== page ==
Meanwhile, archaeological research will resume on the site in May under a second three-year grant from the National Science Foundation. The ongoing project is being led by the U. of I., DePaul University and the Illinois State Museum, working in collaboration with McWorter’s descendants, local community members and the New Philadelphia Association, a non-profit group that seeks to preserve the site and promote its history.

This year’s research will include the first aerial survey with a high-resolution thermal camera, which researchers hope will locate foundations and other buried structures that have gone undetected through digging and ground-based geophysics.

“The big advantage of the aerial survey is it’s a 42-acre town site,” Fennell said. “It’s taken us constant work on ground-based geophysics and we’ve only covered about 7 acres.”

Earlier digs beneath the farmland that ultimately buried New Philadelphia have recovered thousands of artifacts, including broken pieces of ceramics and ironware, a pewter tea set and pewter toys and molded pieces of glass used as pieces for Mancala, a traditional African game similar to backgammon.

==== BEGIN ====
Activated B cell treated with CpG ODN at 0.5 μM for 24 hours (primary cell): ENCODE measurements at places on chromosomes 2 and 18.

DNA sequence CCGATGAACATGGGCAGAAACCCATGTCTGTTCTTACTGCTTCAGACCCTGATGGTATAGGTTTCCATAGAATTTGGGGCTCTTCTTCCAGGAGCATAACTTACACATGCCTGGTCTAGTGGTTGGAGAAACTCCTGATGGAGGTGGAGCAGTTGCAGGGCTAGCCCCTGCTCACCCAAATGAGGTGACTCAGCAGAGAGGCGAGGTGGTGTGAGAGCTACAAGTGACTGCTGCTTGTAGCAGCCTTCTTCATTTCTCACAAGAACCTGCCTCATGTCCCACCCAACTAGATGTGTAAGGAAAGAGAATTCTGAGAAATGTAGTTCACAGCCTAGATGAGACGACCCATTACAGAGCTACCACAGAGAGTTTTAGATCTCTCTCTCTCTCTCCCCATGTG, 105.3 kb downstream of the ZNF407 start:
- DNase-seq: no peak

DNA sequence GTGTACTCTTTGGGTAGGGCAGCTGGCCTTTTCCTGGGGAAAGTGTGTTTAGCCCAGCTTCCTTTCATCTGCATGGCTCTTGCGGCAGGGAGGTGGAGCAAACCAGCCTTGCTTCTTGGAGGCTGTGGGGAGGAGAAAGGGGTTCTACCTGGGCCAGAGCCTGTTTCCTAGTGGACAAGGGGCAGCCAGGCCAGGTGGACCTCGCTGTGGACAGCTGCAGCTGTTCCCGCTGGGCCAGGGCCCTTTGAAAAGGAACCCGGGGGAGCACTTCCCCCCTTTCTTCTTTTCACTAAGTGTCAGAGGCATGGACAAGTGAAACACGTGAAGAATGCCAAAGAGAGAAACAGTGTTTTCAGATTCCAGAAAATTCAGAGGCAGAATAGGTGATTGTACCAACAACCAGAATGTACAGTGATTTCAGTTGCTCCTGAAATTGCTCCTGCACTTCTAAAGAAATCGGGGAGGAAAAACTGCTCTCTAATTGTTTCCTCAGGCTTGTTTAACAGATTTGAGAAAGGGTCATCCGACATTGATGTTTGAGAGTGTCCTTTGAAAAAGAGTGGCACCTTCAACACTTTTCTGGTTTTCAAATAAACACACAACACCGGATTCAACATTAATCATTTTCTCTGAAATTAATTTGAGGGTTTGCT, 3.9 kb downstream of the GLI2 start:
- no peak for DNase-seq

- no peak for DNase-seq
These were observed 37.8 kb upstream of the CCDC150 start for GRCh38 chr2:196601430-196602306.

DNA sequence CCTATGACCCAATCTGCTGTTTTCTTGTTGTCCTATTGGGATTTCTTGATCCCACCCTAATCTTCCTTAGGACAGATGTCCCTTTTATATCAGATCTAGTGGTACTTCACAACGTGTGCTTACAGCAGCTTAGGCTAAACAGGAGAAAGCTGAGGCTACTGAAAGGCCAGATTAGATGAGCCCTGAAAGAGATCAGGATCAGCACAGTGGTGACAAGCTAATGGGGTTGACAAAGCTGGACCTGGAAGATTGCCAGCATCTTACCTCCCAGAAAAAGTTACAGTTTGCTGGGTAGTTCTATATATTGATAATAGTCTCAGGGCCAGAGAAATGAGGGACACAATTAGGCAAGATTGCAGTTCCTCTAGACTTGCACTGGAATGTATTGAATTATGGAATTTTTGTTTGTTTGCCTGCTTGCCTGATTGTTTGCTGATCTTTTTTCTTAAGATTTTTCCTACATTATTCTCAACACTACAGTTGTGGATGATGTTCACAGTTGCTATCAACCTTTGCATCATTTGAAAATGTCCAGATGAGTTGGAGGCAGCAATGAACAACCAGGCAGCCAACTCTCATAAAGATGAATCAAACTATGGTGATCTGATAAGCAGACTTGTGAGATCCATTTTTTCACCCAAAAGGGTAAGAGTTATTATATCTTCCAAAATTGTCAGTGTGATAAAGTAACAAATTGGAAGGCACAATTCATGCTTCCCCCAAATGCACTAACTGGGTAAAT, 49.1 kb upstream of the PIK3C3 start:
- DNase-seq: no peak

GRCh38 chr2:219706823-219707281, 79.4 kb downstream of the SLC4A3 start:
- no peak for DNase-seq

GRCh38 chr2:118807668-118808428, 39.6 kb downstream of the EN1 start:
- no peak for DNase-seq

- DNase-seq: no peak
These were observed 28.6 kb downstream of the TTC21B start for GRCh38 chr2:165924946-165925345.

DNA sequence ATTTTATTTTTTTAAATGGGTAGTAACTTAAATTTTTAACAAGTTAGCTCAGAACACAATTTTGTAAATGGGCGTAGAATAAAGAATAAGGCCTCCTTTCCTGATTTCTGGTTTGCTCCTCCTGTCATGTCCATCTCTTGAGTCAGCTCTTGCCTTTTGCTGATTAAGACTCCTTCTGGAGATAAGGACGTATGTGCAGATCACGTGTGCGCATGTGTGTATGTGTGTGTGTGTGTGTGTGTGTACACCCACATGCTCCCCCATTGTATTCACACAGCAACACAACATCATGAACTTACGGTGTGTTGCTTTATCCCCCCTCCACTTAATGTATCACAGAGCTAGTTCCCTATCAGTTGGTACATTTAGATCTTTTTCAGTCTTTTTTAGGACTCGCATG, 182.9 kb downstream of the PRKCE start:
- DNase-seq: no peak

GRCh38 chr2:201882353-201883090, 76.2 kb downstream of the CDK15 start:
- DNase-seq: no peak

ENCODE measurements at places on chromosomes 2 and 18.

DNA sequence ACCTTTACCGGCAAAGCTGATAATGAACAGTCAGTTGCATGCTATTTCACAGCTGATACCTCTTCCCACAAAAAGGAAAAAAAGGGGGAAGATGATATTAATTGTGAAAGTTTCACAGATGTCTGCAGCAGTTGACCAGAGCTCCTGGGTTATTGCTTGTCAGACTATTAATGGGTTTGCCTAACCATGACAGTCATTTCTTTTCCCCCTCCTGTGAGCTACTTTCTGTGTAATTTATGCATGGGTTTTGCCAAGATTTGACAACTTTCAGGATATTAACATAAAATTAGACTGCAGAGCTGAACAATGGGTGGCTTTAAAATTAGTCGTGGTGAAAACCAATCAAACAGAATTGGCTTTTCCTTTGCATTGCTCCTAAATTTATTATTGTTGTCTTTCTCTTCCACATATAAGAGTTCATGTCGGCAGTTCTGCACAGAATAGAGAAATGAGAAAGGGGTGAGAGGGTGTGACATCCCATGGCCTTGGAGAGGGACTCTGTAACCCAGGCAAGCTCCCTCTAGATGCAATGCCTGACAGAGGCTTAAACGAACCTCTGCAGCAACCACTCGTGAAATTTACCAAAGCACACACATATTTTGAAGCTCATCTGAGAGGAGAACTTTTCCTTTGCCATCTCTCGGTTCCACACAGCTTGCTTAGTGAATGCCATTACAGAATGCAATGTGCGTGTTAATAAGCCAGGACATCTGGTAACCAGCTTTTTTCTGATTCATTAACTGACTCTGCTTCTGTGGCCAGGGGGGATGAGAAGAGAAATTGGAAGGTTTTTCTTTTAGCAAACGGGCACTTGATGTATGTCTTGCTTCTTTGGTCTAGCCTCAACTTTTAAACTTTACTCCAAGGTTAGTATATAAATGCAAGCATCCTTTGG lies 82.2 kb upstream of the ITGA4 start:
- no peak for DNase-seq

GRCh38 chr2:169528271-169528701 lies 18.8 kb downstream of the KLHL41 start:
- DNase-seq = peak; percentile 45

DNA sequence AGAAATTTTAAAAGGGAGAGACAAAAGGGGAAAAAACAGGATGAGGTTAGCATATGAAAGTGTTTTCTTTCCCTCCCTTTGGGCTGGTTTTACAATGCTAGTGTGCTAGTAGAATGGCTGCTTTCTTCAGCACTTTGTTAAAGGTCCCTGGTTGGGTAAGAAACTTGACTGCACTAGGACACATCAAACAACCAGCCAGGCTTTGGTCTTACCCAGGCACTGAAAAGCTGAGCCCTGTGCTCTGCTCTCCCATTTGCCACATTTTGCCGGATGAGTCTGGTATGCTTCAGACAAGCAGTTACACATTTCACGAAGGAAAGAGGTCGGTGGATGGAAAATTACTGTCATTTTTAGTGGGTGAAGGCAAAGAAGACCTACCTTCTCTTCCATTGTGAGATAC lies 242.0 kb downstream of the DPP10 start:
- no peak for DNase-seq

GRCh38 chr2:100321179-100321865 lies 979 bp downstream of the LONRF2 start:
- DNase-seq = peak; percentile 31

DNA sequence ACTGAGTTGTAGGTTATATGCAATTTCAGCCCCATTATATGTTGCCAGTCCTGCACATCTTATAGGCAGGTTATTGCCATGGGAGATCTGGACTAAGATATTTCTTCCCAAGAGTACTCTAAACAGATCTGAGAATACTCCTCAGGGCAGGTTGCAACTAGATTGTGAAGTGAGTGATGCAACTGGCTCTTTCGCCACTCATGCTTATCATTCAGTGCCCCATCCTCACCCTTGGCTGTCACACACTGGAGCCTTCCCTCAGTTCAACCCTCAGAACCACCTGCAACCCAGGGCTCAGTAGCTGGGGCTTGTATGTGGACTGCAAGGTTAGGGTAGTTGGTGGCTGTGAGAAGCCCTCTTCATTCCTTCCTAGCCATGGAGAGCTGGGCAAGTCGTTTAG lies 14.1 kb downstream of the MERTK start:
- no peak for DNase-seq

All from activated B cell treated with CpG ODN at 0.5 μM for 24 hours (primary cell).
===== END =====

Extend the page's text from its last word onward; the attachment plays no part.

The archaeological work builds on historical research into McWorter’s life by former U. of I. history professor Juliet Walker, McWorter’s great-great-granddaughter, and is being done in collaboration with other descendants, including U. of I. African-American studies professor Abdul Alkalimat.

“To be part of something as nationally significant as this story is, you can’t beat an education like that,” said George Calfas, a senior archaeology student at the U. of I. who will be part of this year’s 10-week research effort.

Editor’s note: To contact Christopher Fennell, call 217-244-7309; e-mail cfennell@illinois.edu.